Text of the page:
10 resolutions for a happy, healthy new year

December 29, 2016 | Heather Shannon

A new year is a chance to wipe the slate clean and start fresh.

Whatever your resolutions — lose a few pounds, get control of your stress or just take better care of yourself — we’re here to help you achieve your goals and live your best life. Read on for some stories that will help you do just that.

1. Eat better

Every month, we provide a nutritious, delicious recipe that’s easy to prepare. See all of our recipes ›

If you’re looking for ways to get the kids on board with healthy eating, here are some healthy school lunch tips ›

2. Start an exercise routine

Your heart is a muscle, and exercise keeps it strong.

If you think you’re too old for an exercise program — wrong! It’s never too late to start a workout routine ›

Before you start exercising, calculate your target heart rate ›

Then, read on for more tips about how to exercise, set goals and keep your motivation ›

3. Create a family genetic tree, and get genetic testing

This year, get to know your family better.

One way to do that is to create a family health tree, which helps you and your descendants have a healthier future. Start your family health tree ›

If there are serious health concerns in your family, or a family history of disease, consider getting genetic testing to understand your risk. The power of genetic testing ›

4. Quit smoking

You know it’s important to quit smoking. It’s linked to lung cancer, heart disease and high blood pressure.

5. Create an advance directive

If you are even injured and unable to speak for yourself, do your loved ones know your wishes?

An advance directive allows you to clarify such things as:

  • Whether you want to be resuscitated if you become terminally ill or unconscious
  • Whether you want home hospice care instead of being cared for in the hospital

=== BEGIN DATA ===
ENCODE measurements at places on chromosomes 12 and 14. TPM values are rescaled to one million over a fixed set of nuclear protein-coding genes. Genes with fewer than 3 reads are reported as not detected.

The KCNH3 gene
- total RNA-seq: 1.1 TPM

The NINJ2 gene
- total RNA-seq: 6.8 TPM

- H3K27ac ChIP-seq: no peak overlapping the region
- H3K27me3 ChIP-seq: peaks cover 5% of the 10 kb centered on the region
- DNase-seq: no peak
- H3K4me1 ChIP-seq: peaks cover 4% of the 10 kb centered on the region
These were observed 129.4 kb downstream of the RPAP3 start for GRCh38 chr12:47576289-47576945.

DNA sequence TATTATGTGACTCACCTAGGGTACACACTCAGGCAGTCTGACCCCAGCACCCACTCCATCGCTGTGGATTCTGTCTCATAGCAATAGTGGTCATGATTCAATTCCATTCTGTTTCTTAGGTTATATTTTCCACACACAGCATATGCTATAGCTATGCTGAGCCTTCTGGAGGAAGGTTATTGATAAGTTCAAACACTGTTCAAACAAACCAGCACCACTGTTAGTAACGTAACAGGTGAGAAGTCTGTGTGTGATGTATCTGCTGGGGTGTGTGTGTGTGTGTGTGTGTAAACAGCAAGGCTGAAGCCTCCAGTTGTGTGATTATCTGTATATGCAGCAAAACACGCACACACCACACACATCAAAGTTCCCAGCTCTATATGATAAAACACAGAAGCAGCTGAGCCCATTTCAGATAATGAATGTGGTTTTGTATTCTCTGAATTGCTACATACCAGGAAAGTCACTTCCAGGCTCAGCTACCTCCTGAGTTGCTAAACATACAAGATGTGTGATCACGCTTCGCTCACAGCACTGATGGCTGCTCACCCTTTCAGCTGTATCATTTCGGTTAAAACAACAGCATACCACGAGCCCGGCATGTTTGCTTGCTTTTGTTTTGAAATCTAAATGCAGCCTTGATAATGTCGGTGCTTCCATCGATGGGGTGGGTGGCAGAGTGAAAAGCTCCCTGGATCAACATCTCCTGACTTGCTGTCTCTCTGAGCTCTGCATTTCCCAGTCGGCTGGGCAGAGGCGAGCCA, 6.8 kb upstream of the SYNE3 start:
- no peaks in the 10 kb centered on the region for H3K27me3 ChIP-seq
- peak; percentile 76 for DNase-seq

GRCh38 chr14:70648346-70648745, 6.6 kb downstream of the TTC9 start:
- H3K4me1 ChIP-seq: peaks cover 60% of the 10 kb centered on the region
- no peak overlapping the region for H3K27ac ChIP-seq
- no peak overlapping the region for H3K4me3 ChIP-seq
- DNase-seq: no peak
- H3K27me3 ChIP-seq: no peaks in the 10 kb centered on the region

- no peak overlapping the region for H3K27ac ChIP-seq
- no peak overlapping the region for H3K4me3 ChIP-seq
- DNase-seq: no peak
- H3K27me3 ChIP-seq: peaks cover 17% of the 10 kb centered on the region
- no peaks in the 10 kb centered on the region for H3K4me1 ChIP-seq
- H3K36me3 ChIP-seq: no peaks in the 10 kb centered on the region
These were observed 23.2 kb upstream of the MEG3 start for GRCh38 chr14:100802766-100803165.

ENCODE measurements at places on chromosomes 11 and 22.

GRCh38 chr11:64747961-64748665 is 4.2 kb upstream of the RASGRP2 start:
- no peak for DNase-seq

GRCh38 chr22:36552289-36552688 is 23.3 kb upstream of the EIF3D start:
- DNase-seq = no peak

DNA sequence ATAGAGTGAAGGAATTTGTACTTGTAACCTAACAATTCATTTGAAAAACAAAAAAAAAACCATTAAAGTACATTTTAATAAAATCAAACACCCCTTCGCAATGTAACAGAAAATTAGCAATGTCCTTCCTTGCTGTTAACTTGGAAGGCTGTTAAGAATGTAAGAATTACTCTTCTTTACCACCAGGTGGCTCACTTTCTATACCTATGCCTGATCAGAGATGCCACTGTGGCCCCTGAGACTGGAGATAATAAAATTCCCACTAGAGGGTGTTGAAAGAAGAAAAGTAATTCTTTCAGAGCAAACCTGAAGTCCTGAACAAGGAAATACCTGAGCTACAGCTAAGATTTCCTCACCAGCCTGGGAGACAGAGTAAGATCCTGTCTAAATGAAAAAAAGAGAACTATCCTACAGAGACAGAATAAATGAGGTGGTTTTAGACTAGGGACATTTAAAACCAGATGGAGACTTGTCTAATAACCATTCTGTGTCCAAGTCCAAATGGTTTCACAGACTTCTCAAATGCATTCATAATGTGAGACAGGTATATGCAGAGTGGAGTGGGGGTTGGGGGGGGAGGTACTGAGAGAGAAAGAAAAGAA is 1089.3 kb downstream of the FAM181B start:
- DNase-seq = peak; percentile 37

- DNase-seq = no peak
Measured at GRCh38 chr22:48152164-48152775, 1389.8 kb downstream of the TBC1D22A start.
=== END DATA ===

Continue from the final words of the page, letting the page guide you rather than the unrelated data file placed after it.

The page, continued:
Sign up for one of our classes to learn how to fill out an advance directive ›

6. Give your brain a boost

You may be tempted to take shortcuts to a better brain: supplements, medications, games and the like.

Those things largely do not work and have been debunked by UC Irvine Health neurologist Dr. Chuang-Ko Wu.

Rest assured, however, there are several proven things you can do to improve your memory and slow cognitive decline as you age. How to improve your memory ›

7. Learn to manage stress

The areas of the brain that trigger stress responses, such as high blood pressure and a faster heart rate, are fed by stress.

This in turn leads to more stress, says UC Irvine Health cardiologist Dr. Shaista Malik.

Resolve to break the cycle this year.

Malik, who is also the director of the UC Irvine Health Susan Samueli Center for Integrative Medicine, says you can’t change the source of your stress — you can only change your response to it.

8. Curb the drinking

Are you at risk for problem drinking? Take our free alcohol screening test ›

One-third of all patients who come to the ER have some alcohol in their system.

Prevent a potentially tragic accident by assessing your drinking and taking steps to address any problems ›

9. Improve your love life

Longing for that spark in your love life?

Get some of it back with chocolate and wine, which also happen to be good for your heart ›

If you need a bit of an assist to get going, read up on erectile dysfunction treatments ›

Sometimes, unexplained fatigue, mood changes and low libido are the result of low testosterone. Talk to your doctor about testosterone therapy ›

10. Get that nagging health concern checked out

If you’re hitting certain age milestones this year, make sure you’re getting your screenings in, too:

Happy and healthy New Year!

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